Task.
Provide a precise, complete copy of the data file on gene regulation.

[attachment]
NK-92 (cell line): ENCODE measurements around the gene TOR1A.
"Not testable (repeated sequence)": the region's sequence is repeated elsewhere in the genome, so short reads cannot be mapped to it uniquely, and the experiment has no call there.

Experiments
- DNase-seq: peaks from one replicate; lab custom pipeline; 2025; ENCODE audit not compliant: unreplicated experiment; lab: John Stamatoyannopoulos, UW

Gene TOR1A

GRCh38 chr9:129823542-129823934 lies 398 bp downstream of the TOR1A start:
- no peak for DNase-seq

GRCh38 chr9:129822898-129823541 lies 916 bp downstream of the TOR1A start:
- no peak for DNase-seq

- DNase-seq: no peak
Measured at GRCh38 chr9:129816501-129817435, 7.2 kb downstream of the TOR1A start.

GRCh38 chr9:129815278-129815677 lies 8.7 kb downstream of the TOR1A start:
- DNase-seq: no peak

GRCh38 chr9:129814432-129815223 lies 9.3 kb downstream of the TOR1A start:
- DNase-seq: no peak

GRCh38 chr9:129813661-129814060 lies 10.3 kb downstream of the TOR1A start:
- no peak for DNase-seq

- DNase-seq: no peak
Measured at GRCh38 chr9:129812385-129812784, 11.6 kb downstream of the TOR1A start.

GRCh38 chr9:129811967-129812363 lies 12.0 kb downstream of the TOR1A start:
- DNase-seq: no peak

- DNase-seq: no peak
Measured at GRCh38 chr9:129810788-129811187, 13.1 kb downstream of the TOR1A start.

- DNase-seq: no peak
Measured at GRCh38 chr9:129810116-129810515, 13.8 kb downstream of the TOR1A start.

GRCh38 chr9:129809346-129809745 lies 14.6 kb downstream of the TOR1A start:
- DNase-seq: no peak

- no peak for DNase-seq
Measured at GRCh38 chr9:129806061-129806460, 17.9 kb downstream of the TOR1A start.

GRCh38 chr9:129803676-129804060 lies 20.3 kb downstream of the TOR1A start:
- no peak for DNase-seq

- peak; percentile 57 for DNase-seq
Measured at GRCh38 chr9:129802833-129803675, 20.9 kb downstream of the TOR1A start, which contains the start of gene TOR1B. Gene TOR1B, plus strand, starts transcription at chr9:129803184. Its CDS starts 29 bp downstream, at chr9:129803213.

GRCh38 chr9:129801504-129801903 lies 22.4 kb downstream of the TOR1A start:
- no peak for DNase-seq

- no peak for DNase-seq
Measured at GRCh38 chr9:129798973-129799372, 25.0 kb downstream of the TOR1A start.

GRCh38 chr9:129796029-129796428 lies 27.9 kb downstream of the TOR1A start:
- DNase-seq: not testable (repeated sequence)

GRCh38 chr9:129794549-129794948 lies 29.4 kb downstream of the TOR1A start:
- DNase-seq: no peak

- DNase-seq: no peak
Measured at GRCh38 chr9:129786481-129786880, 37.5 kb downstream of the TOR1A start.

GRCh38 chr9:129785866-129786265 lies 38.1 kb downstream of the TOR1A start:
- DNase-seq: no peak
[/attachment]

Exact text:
NK-92 (cell line): ENCODE measurements around the gene TOR1A.
"Not testable (repeated sequence)": the region's sequence is repeated elsewhere in the genome, so short reads cannot be mapped to it uniquely, and the experiment has no call there.

Experiments
- DNase-seq: peaks from one replicate; lab custom pipeline; 2025; ENCODE audit not compliant: unreplicated experiment; lab: John Stamatoyannopoulos, UW

Gene TOR1A

GRCh38 chr9:129823542-129823934 lies 398 bp downstream of the TOR1A start:
- no peak for DNase-seq

GRCh38 chr9:129822898-129823541 lies 916 bp downstream of the TOR1A start:
- no peak for DNase-seq

- DNase-seq: no peak
Measured at GRCh38 chr9:129816501-129817435, 7.2 kb downstream of the TOR1A start.

GRCh38 chr9:129815278-129815677 lies 8.7 kb downstream of the TOR1A start:
- DNase-seq: no peak

GRCh38 chr9:129814432-129815223 lies 9.3 kb downstream of the TOR1A start:
- DNase-seq: no peak

GRCh38 chr9:129813661-129814060 lies 10.3 kb downstream of the TOR1A start:
- no peak for DNase-seq

- DNase-seq: no peak
Measured at GRCh38 chr9:129812385-129812784, 11.6 kb downstream of the TOR1A start.

GRCh38 chr9:129811967-129812363 lies 12.0 kb downstream of the TOR1A start:
- DNase-seq: no peak

- DNase-seq: no peak
Measured at GRCh38 chr9:129810788-129811187, 13.1 kb downstream of the TOR1A start.

- DNase-seq: no peak
Measured at GRCh38 chr9:129810116-129810515, 13.8 kb downstream of the TOR1A start.

GRCh38 chr9:129809346-129809745 lies 14.6 kb downstream of the TOR1A start:
- DNase-seq: no peak

- no peak for DNase-seq
Measured at GRCh38 chr9:129806061-129806460, 17.9 kb downstream of the TOR1A start.

GRCh38 chr9:129803676-129804060 lies 20.3 kb downstream of the TOR1A start:
- no peak for DNase-seq

- peak; percentile 57 for DNase-seq
Measured at GRCh38 chr9:129802833-129803675, 20.9 kb downstream of the TOR1A start, which contains the start of gene TOR1B. Gene TOR1B, plus strand, starts transcription at chr9:129803184. Its CDS starts 29 bp downstream, at chr9:129803213.

GRCh38 chr9:129801504-129801903 lies 22.4 kb downstream of the TOR1A start:
- no peak for DNase-seq

- no peak for DNase-seq
Measured at GRCh38 chr9:129798973-129799372, 25.0 kb downstream of the TOR1A start.

GRCh38 chr9:129796029-129796428 lies 27.9 kb downstream of the TOR1A start:
- DNase-seq: not testable (repeated sequence)

GRCh38 chr9:129794549-129794948 lies 29.4 kb downstream of the TOR1A start:
- DNase-seq: no peak

- DNase-seq: no peak
Measured at GRCh38 chr9:129786481-129786880, 37.5 kb downstream of the TOR1A start.

GRCh38 chr9:129785866-129786265 lies 38.1 kb downstream of the TOR1A start:
- DNase-seq: no peak